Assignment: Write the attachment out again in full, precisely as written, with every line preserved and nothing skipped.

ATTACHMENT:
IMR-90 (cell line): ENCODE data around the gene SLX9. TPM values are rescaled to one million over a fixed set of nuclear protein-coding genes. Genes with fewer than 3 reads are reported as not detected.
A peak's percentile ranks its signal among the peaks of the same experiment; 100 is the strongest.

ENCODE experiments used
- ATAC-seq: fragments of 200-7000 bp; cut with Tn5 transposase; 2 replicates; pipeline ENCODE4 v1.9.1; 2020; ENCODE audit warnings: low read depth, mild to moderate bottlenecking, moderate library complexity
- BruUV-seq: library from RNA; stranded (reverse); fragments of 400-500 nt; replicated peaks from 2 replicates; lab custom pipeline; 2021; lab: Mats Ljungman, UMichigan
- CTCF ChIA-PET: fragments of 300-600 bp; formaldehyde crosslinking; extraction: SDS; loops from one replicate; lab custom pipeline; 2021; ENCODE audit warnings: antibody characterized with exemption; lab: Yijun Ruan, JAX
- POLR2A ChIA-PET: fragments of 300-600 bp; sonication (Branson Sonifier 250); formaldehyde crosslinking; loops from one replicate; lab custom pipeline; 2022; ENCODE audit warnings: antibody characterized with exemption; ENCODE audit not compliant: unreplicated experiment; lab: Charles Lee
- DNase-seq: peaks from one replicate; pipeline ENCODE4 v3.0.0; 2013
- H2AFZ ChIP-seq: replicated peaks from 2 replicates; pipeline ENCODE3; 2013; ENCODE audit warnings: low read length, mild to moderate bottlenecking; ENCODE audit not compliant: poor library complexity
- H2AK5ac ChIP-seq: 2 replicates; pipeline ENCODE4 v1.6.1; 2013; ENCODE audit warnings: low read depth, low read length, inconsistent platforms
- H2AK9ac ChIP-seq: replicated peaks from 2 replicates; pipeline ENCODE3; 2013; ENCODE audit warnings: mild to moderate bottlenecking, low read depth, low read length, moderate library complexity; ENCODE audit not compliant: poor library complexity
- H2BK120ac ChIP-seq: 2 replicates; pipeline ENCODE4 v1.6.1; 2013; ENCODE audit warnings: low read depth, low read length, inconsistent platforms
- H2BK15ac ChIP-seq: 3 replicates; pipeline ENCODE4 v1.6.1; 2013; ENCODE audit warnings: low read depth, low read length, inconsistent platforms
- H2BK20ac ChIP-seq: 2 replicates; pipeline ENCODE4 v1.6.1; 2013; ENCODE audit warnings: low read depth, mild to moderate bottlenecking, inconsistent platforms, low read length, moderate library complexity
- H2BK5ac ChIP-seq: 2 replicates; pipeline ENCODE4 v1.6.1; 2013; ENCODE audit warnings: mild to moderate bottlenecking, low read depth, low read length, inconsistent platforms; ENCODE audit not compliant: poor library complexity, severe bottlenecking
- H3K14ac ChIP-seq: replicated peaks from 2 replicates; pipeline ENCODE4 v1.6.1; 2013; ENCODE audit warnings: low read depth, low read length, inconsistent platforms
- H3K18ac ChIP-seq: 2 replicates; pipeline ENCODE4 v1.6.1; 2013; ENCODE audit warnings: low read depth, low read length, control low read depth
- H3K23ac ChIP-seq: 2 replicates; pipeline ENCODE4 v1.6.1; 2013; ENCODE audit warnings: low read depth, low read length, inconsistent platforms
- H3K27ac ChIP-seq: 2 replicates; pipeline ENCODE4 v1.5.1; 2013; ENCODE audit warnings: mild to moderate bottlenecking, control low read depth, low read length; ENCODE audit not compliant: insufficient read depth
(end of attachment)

IMR-90 (cell line): ENCODE data around the gene SLX9. TPM values are rescaled to one million over a fixed set of nuclear protein-coding genes. Genes with fewer than 3 reads are reported as not detected.
A peak's percentile ranks its signal among the peaks of the same experiment; 100 is the strongest.

ENCODE experiments used
- ATAC-seq: fragments of 200-7000 bp; cut with Tn5 transposase; 2 replicates; pipeline ENCODE4 v1.9.1; 2020; ENCODE audit warnings: low read depth, mild to moderate bottlenecking, moderate library complexity
- BruUV-seq: library from RNA; stranded (reverse); fragments of 400-500 nt; replicated peaks from 2 replicates; lab custom pipeline; 2021; lab: Mats Ljungman, UMichigan
- CTCF ChIA-PET: fragments of 300-600 bp; formaldehyde crosslinking; extraction: SDS; loops from one replicate; lab custom pipeline; 2021; ENCODE audit warnings: antibody characterized with exemption; lab: Yijun Ruan, JAX
- POLR2A ChIA-PET: fragments of 300-600 bp; sonication (Branson Sonifier 250); formaldehyde crosslinking; loops from one replicate; lab custom pipeline; 2022; ENCODE audit warnings: antibody characterized with exemption; ENCODE audit not compliant: unreplicated experiment; lab: Charles Lee
- DNase-seq: peaks from one replicate; pipeline ENCODE4 v3.0.0; 2013
- H2AFZ ChIP-seq: replicated peaks from 2 replicates; pipeline ENCODE3; 2013; ENCODE audit warnings: low read length, mild to moderate bottlenecking; ENCODE audit not compliant: poor library complexity
- H2AK5ac ChIP-seq: 2 replicates; pipeline ENCODE4 v1.6.1; 2013; ENCODE audit warnings: low read depth, low read length, inconsistent platforms
- H2AK9ac ChIP-seq: replicated peaks from 2 replicates; pipeline ENCODE3; 2013; ENCODE audit warnings: mild to moderate bottlenecking, low read depth, low read length, moderate library complexity; ENCODE audit not compliant: poor library complexity
- H2BK120ac ChIP-seq: 2 replicates; pipeline ENCODE4 v1.6.1; 2013; ENCODE audit warnings: low read depth, low read length, inconsistent platforms
- H2BK15ac ChIP-seq: 3 replicates; pipeline ENCODE4 v1.6.1; 2013; ENCODE audit warnings: low read depth, low read length, inconsistent platforms
- H2BK20ac ChIP-seq: 2 replicates; pipeline ENCODE4 v1.6.1; 2013; ENCODE audit warnings: low read depth, mild to moderate bottlenecking, inconsistent platforms, low read length, moderate library complexity
- H2BK5ac ChIP-seq: 2 replicates; pipeline ENCODE4 v1.6.1; 2013; ENCODE audit warnings: mild to moderate bottlenecking, low read depth, low read length, inconsistent platforms; ENCODE audit not compliant: poor library complexity, severe bottlenecking
- H3K14ac ChIP-seq: replicated peaks from 2 replicates; pipeline ENCODE4 v1.6.1; 2013; ENCODE audit warnings: low read depth, low read length, inconsistent platforms
- H3K18ac ChIP-seq: 2 replicates; pipeline ENCODE4 v1.6.1; 2013; ENCODE audit warnings: low read depth, low read length, control low read depth
- H3K23ac ChIP-seq: 2 replicates; pipeline ENCODE4 v1.6.1; 2013; ENCODE audit warnings: low read depth, low read length, inconsistent platforms
- H3K27ac ChIP-seq: 2 replicates; pipeline ENCODE4 v1.5.1; 2013; ENCODE audit warnings: mild to moderate bottlenecking, control low read depth, low read length; ENCODE audit not compliant: insufficient read depth